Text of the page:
polo Differentially Affects Centrosomal Components

Defects in spindle poles and other microtubule organizing centres have been reported previously for polo. However, the polo9/10 mutants have allowed us to examine for the first time the effects of greatly diminished levels of the Polo kinase on the spindles and centrosomes of somatic cells. Examination of whole mount preparations of polo9/10 larval brains stained with antibodies to α-tubulin to reveal the mitotic spindle confirms the results seen with Giemsa-stained preparations. It reveals a very high mitotic index with the majority of cells arrested in a metaphase-like state. The arrested cells all have bipolar spindles with robust arrays of spindle microtubules, but lacking asters at their poles (Fig. 3,Fig. 4,Fig. 5,Fig. 6). Consistent with the previously observed failure of the CP190 antigen to assemble onto centrosomes in syncytial polo-derived embryos, CP190 does not concentrate in the centrosomes of polo9/10 neuroblasts, but is scattered throughout the spindle with some tendency to accumulate around the condensed chromosomes (Fig. 3K and Fig. L). γ-Tubulin is also missing from the spindle poles (Fig. 3E and Fig. F). The protein cannot be seen in these particular micrographs, although other preparations show weak staining, suggesting it is dispersed throughout the mutant cells. This interpretation is supported by the detection of undiminished levels of γ-tubulin by Western blotting of extracts of these mutant brains (Fig. 2). In contrast, both centrosomin (Fig. 3B and Fig. C) and abnormal spindle protein (Asp) (Fig. 3H and Fig. I) are both present at the spindle poles in the mutant cells, indicating that Polo kinase function is not required for their localization.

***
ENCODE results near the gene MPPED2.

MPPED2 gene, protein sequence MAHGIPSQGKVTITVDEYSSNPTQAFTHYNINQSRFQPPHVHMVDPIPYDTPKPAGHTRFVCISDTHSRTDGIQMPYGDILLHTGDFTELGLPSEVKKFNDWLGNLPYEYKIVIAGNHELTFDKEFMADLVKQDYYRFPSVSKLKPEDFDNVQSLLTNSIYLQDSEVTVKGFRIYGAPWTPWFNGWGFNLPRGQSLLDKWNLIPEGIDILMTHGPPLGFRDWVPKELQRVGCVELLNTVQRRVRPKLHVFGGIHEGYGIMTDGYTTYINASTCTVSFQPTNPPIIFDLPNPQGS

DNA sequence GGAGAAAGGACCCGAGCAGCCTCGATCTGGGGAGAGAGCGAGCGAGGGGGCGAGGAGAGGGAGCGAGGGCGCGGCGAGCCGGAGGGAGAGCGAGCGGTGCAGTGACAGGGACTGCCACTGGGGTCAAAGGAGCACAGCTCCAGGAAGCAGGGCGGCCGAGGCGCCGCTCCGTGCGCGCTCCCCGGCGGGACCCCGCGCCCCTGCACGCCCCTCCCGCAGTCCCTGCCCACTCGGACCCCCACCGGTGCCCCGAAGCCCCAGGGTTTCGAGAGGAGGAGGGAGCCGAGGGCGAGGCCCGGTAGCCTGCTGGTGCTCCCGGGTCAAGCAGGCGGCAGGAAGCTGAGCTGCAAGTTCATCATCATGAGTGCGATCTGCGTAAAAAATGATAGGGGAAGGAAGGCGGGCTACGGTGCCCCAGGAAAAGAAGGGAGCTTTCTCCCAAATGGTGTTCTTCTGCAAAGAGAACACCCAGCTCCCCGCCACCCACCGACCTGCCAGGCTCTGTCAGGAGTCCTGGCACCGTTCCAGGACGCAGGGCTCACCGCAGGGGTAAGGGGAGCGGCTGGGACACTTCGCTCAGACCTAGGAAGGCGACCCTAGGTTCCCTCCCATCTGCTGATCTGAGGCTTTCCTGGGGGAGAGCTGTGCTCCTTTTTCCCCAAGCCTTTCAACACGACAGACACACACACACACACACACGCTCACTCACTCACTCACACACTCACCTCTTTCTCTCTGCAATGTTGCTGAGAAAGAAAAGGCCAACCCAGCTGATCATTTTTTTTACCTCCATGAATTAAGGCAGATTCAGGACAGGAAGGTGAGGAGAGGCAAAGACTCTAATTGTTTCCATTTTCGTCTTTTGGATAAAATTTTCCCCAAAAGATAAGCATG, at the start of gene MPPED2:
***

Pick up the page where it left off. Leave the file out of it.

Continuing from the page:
Sister Chromatids Have Undergone Partial Separation in Strong polo Hypomorphs

It appeared from the above immunostaining experiments that the condensed chromatin had a broader distribution about the central part of the spindle in the polo9 or polo10 mutant cells than in wild-type cells at metaphase. We were curious to know whether this reflected any separation of the centromeric regions of the chromatids, so we localized the product of the gene proliferation disrupter (prod) in polo9 and polo10 cells. This protein localizes principally to the centromeric regions of chromosomes 2 and 3 (Torok et al. 1997). In wild-type cells at metaphase in which chromosomes are fully aligned on the metaphase plate, four punctate regions of Prod staining can be seen corresponding to the second and third chromosome pairs in which the sister centromeric regions are still tightly adjoined (Fig. 4 A). In polo9 (Fig. 4 B) or polo10 cells (Fig. 4 C), we frequently observed eight dots in two lines of four separated by 2–5 μm in the central region of the 10-μm long spindle. Approximately 80% of pairs of centromeric regions showed separation in these whole mount preparations of brains (see the legend to Fig. 4). This appearance suggests that movement of the centromeric regions of the chromosomes towards the spindle poles has been initiated and that the sister kinetochores are being pulled apart. The broad distribution of the chromosomes in these preparations contrasts with their highly condensed appearance in the squashed preparations. This may indicate that the chromatin is highly stretched when associated with the intact mitotic spindle. This broad distribution of chromatin in whole mount preparations is in contrast to compact condensed chromosomes in the metaphase arrest in fizzy (Fig. 4, D–F), a gene required to activate the anaphase promoting complex for degradation of both cyclin A and cyclin B (for a review, see Hershko 1999). The distribution of Prod in fizzy cells indicates that the sister centromeres have not separated; only four dots of staining are seen and these are not aligned but randomly positioned within the area occupied by the condensed chromosomes.

polo9 and polo10 Cells Bear the Signature of Checkpoint Arrest